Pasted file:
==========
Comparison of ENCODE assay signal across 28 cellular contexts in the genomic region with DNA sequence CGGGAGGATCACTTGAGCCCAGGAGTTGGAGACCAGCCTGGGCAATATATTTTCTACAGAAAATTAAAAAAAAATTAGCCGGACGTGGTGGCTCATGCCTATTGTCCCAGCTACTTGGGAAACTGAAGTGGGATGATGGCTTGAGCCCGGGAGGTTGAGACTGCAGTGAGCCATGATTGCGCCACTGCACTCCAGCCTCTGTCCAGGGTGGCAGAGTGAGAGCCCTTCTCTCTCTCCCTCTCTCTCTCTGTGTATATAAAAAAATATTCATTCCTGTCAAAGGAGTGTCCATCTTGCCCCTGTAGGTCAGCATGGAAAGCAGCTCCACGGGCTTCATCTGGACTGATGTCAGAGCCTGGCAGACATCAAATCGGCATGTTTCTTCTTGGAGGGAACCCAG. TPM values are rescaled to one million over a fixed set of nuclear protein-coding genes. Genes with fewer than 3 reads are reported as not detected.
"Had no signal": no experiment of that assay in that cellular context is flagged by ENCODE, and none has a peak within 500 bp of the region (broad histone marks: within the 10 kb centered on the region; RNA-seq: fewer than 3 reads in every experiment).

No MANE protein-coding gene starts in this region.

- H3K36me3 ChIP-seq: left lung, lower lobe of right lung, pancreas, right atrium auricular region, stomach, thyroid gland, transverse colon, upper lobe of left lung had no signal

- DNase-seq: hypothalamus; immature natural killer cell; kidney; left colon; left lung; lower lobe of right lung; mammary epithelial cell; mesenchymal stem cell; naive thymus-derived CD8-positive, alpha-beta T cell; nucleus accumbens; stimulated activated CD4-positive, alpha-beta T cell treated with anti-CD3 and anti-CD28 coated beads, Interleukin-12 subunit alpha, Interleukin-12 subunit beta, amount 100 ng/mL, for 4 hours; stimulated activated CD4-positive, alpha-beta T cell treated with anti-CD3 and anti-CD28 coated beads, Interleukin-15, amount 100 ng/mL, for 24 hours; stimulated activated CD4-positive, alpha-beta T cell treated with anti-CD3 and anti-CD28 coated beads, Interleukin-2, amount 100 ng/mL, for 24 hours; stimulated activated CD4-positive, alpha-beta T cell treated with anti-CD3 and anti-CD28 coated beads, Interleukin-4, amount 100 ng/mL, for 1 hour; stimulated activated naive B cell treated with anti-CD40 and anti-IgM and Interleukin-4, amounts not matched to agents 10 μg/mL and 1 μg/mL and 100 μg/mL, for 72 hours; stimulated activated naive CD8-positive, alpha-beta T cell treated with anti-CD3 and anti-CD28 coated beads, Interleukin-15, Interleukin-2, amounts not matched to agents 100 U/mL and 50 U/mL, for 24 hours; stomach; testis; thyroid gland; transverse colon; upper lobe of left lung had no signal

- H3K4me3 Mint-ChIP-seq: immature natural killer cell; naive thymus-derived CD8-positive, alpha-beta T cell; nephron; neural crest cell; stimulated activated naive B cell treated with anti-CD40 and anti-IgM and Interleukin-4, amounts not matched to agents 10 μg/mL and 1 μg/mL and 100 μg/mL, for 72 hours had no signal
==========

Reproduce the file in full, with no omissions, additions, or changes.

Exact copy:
Comparison of ENCODE assay signal across 28 cellular contexts in the genomic region with DNA sequence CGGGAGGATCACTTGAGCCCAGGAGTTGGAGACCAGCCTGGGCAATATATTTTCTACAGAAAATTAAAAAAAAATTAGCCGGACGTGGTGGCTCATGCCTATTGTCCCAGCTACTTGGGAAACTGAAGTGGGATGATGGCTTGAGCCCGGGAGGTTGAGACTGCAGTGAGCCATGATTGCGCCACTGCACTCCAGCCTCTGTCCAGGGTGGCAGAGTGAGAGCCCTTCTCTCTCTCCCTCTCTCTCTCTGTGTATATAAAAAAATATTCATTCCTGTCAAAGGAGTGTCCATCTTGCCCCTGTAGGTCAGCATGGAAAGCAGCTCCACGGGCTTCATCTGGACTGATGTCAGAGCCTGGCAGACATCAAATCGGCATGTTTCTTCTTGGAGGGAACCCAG. TPM values are rescaled to one million over a fixed set of nuclear protein-coding genes. Genes with fewer than 3 reads are reported as not detected.
"Had no signal": no experiment of that assay in that cellular context is flagged by ENCODE, and none has a peak within 500 bp of the region (broad histone marks: within the 10 kb centered on the region; RNA-seq: fewer than 3 reads in every experiment).

No MANE protein-coding gene starts in this region.

- H3K36me3 ChIP-seq: left lung, lower lobe of right lung, pancreas, right atrium auricular region, stomach, thyroid gland, transverse colon, upper lobe of left lung had no signal

- DNase-seq: hypothalamus; immature natural killer cell; kidney; left colon; left lung; lower lobe of right lung; mammary epithelial cell; mesenchymal stem cell; naive thymus-derived CD8-positive, alpha-beta T cell; nucleus accumbens; stimulated activated CD4-positive, alpha-beta T cell treated with anti-CD3 and anti-CD28 coated beads, Interleukin-12 subunit alpha, Interleukin-12 subunit beta, amount 100 ng/mL, for 4 hours; stimulated activated CD4-positive, alpha-beta T cell treated with anti-CD3 and anti-CD28 coated beads, Interleukin-15, amount 100 ng/mL, for 24 hours; stimulated activated CD4-positive, alpha-beta T cell treated with anti-CD3 and anti-CD28 coated beads, Interleukin-2, amount 100 ng/mL, for 24 hours; stimulated activated CD4-positive, alpha-beta T cell treated with anti-CD3 and anti-CD28 coated beads, Interleukin-4, amount 100 ng/mL, for 1 hour; stimulated activated naive B cell treated with anti-CD40 and anti-IgM and Interleukin-4, amounts not matched to agents 10 μg/mL and 1 μg/mL and 100 μg/mL, for 72 hours; stimulated activated naive CD8-positive, alpha-beta T cell treated with anti-CD3 and anti-CD28 coated beads, Interleukin-15, Interleukin-2, amounts not matched to agents 100 U/mL and 50 U/mL, for 24 hours; stomach; testis; thyroid gland; transverse colon; upper lobe of left lung had no signal

- H3K4me3 Mint-ChIP-seq: immature natural killer cell; naive thymus-derived CD8-positive, alpha-beta T cell; nephron; neural crest cell; stimulated activated naive B cell treated with anti-CD40 and anti-IgM and Interleukin-4, amounts not matched to agents 10 μg/mL and 1 μg/mL and 100 μg/mL, for 72 hours had no signal